While a Pharisee, Saul had no doubt uttered long and numerous forms of prayer, but he never truly prayed until quickened into spiritual life by the voice of the Son of God and the power of the Holy Ghost. Ac 9:11; Joh 5:25; Eph 2:1; Joh 6:63

Paul, after his conversion, immediately preached in the synagogues at Damascus, confounding the Jews, and proving that Jesus is the Messiah and the Son of God. Then, as we learn from Ga 1:17-18, he retired for about three years into Arabia, most probably the Sinaitic peninsula, Ga 4:25; Heb 12:18-21 for the purpose, it would seem, of searching the Holy Scriptures, and, afar from the haunts of men, like Moses, in the backside of the desert, (Ex 3:1, etc.) to commune alone with God on that holy ground where the bush "had glowed in unconsuming fire, and the granite crags had trembled at the voice which uttered the fiery law." The God of Abraham, Isaac and Jacob, the God who had communed there with Moses 1,500 years before, met His chosen and honored servant, and taught him the momentous lesson that he was to bear in his earthen vessel to the unborn generations of the people of God -the spirituality of the Mosaic law and his own carnality, that thus, through the law, he might be dead to the law, and so might live unto God. (Ac 22:14; Ro 7:14; Ga 2:19; 2Co 4:7) While alive to the law, hoping for salvation by obeying it, and dreading condemnation by disobeying it, he was dead unto God; and it was only when he learned from God Isa 54:13; Joh 6:45 how spiritual the law was, demanding perfect sinlessness of thought as well as of word and deed, and how carnal he was, sold under sin, and having no good thing dwelling in him, did he become dead to the law and all legal dependence, divorced from the legal covenant, delivered from the curse of the law, and truly alive unto God, united to Christ, crucified with Jesus to the sinful and perishing vanities of the world, and yet living, or rather Christ living in him, and he living the life that he now lived in the flesh by the faith of the Son of God, who loved him and gave Himself for him. Ga 2:19-20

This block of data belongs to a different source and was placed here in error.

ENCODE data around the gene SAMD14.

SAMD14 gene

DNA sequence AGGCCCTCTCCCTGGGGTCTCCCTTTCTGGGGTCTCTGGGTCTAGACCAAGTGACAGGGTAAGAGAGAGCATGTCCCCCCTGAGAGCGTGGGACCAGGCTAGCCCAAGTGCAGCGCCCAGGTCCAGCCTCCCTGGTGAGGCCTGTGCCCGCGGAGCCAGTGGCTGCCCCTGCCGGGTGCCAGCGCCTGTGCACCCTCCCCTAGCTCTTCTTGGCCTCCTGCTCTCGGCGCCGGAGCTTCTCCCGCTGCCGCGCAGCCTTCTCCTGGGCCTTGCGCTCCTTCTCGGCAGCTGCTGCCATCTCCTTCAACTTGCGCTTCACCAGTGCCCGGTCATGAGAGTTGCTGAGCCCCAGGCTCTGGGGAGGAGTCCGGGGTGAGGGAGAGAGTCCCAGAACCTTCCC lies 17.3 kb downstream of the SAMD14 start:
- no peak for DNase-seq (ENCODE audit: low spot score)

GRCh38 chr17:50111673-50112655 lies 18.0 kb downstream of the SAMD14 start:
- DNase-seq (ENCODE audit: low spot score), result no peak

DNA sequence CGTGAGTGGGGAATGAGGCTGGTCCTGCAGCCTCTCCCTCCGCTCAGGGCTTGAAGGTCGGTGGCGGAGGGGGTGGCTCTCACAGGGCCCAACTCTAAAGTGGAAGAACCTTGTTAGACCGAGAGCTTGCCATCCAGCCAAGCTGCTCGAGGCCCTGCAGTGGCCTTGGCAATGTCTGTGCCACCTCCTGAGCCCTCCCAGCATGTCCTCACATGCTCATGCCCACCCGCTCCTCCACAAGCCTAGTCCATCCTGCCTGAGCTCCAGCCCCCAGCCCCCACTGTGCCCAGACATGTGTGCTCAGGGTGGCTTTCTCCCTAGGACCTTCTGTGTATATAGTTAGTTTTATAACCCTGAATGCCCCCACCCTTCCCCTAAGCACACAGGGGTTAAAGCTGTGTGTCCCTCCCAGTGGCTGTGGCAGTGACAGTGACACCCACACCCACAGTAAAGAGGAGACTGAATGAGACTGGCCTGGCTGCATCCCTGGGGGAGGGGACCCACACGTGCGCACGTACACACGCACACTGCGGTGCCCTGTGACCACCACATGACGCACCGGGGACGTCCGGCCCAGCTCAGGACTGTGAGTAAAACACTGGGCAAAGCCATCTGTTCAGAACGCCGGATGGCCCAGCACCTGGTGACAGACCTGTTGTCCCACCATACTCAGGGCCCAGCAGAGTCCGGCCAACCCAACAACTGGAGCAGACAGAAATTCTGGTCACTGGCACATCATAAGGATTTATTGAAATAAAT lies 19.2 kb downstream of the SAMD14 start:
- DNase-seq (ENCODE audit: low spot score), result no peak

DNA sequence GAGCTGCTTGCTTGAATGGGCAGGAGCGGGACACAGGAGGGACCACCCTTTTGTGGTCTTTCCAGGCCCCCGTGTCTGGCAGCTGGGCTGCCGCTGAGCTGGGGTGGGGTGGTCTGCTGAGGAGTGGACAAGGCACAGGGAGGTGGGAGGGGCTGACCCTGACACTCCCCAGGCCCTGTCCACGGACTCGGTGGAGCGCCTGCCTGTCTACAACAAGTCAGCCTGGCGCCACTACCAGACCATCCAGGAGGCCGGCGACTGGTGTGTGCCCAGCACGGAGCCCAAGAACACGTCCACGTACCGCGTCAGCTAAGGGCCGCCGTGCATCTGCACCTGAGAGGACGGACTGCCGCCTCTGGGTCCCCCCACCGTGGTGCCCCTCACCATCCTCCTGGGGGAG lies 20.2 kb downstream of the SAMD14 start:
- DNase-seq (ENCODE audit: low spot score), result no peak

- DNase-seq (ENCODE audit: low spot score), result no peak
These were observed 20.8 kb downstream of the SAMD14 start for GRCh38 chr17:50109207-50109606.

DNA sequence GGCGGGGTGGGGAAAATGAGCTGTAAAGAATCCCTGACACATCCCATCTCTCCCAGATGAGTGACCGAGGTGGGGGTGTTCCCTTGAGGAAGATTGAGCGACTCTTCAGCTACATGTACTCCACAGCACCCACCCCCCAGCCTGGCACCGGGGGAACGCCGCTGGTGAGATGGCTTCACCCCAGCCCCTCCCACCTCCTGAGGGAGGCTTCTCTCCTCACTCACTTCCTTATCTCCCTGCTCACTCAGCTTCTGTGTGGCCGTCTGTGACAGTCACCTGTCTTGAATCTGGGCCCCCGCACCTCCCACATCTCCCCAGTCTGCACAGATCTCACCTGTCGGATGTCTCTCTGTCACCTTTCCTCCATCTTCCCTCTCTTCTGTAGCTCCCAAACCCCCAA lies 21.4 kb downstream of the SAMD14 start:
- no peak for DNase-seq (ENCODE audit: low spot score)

The outward miracle of the light and sound was a sign of the inward miracle wrought upon the heart of Saul by the Holy Spirit "delivering him from the power of darkness, and translating him into the kingdom of God's dear Son"; Col 1:13 and he who denies that the conversion of the sinner is a miracle (that is, supernatural) point-blank denies the authority of inspiration. 2Co 4:6; Ge 1:3; 2Co 5:17-18; Eph 2:1-10; Joh 5:25; Ac 9:1-22 If creation and resurrection are not miraculous or supernatural, then surely nothing can be; and such atheistic philosophy would thrust God out of both His natural and His spiritual universe.

In view of Saul's conversion, and the Scriptures just cited, it is no wonder that even Mr. John Wesley wrote: "It may be allowed, that God acts as sovereign in convincing some souls of sin, arresting them in their mad career by His resistless power. It seems, also, that at the moment of our conversion, He acts irresistibly" (Wesley's Works, vol. vi., p. 136, as quoted in Watson's Theological Institutes, vol. ii., p. 444).